Thursday, August 30, 2007

Laugh At The One You're With

One of my readers (ok only reader) Mr. Smythe has a story about his lovely wife going on a rough ride.
His story made me think about my own bike story and my wife's reaction.
You see, Tommy loves his wife, and so his reaction was one of shock and fear. However, my wife, though she loves me, instead chooses to laugh when I experience pain.
Maybe it's because she thinks I'm a clown (shut up, Joe Pesci...your career is over).
Back in 2001, my wife and I went to St. Lucia for our honeymoon. Beyond the fact that everyone thought we were nuts for flying (post 9/11 and all), most said, "St. Lucia? Where the hell is that?" One of the activities we could do at the resort we stayed at was called, "Jungle Biking."
The name is exactly what it sounds like: you bike through a rainforest. Very cool, but it has its issues. Namely, those of us who are used to city or street biking are not very good at biking off road. My lovely wife, who grew up in the countryside of Missouri, was used to biking through the forest, so she and the guide were shooting way ahead of me. I could not remember the last time I was on a bike that had two independent brake systems (front and back), so I was struggling.
At one point the trail curved down and around a large rock and culminated with a cross over a small bridge with no rails on either side.
The guide said, "This is easy. Just use your rear brakes to get around the curve and make sure you drop enough speed to stay on the bridge."
My wife had no issues. I was not as lucky.
I shot down the hill and hit the rear brake, but I did it late, so I ended up on the outside edge of the bridge. My rear wheel shot out from behind, and it was then that I realized: the bike was going off the bridge. I kicked down with the pedal and launched myself up in the air. I had no choice. The bike literally went over me...with me still in the seat.
It was a fantastic crash. As my wife would later describe it, they (she and the guide) looked back to see where I was, and they saw a blur of bike and man shoot end over end from one edge of the jungle to the other. I rolled three times and finally stopped when I hit a palm tree.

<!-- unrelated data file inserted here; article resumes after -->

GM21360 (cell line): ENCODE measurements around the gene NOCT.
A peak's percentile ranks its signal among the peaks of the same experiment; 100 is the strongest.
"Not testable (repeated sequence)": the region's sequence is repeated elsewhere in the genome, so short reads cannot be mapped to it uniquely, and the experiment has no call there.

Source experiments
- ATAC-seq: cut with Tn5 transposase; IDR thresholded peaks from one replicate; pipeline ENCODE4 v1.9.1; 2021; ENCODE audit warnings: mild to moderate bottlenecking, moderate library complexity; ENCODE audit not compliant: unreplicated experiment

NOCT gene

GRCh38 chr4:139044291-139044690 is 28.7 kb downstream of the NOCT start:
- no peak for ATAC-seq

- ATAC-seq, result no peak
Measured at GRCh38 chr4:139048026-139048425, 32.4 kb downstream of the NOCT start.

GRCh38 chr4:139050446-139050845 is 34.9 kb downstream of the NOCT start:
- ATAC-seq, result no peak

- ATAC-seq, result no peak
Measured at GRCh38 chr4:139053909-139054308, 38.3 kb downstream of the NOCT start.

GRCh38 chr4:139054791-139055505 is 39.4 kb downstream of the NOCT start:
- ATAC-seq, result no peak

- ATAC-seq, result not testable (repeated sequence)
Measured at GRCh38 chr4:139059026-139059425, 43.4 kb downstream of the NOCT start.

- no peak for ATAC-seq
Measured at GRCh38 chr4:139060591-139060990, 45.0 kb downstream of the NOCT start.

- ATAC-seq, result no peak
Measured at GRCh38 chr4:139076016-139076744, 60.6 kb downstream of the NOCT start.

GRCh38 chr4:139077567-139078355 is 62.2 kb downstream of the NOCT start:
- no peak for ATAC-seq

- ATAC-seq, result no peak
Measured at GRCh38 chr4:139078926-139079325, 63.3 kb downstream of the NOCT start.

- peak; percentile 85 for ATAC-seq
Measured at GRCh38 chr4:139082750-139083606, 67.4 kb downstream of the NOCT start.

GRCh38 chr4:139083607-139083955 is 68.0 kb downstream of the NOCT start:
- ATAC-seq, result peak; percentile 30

In the distance, I heard...laughter. My wife was laughing at me. She had no idea if I was hurt or even dead, but her defense mechanism is to laugh at a situation where someone she cares about my have been hurt. The guide turned and stared at her. I know because from my vantage point of the ground I could still see them. His face betrayed his feelings: this woman is nuts to laugh at this.
He jumped off his bike and ran back to check on me.
Miraculously, I was fine. My pride was hurt, I had a bruise forming on my arm (which had hit the tree), and my helmet was full of jungle, but I was ok. Even the bike was ok. It was just scratched up.
When we finished and returned to the shack where the bikes were held, there was a doctor who wanted to check me.
"Are you ok?" he asked.
"Yup." I replied.
"You're damn lucky," he said, "You should thank your angel for protecting you."
"Ok then," I said.
Years later, I can still hear my wife laughing. When my son gets hurt (he's learning to perfect his walking, which means he's been falling on hard things a little bit), she is concerned. No laughter. I fell down the steps the other night, and she was rolling on the floor.
I don't know if it's because she is sure I'm ok, or if because she doesn't know how to react, but it can be disconcerting to hear that laughter.
I'm glad that Tom's wife is ok, and I hope that she avoids all gravel at all costs.
Then again what do I know? I don't always laugh when someone gets hit in the groin. I could be wrong.

Wednesday, August 29, 2007

We Hold These Truths....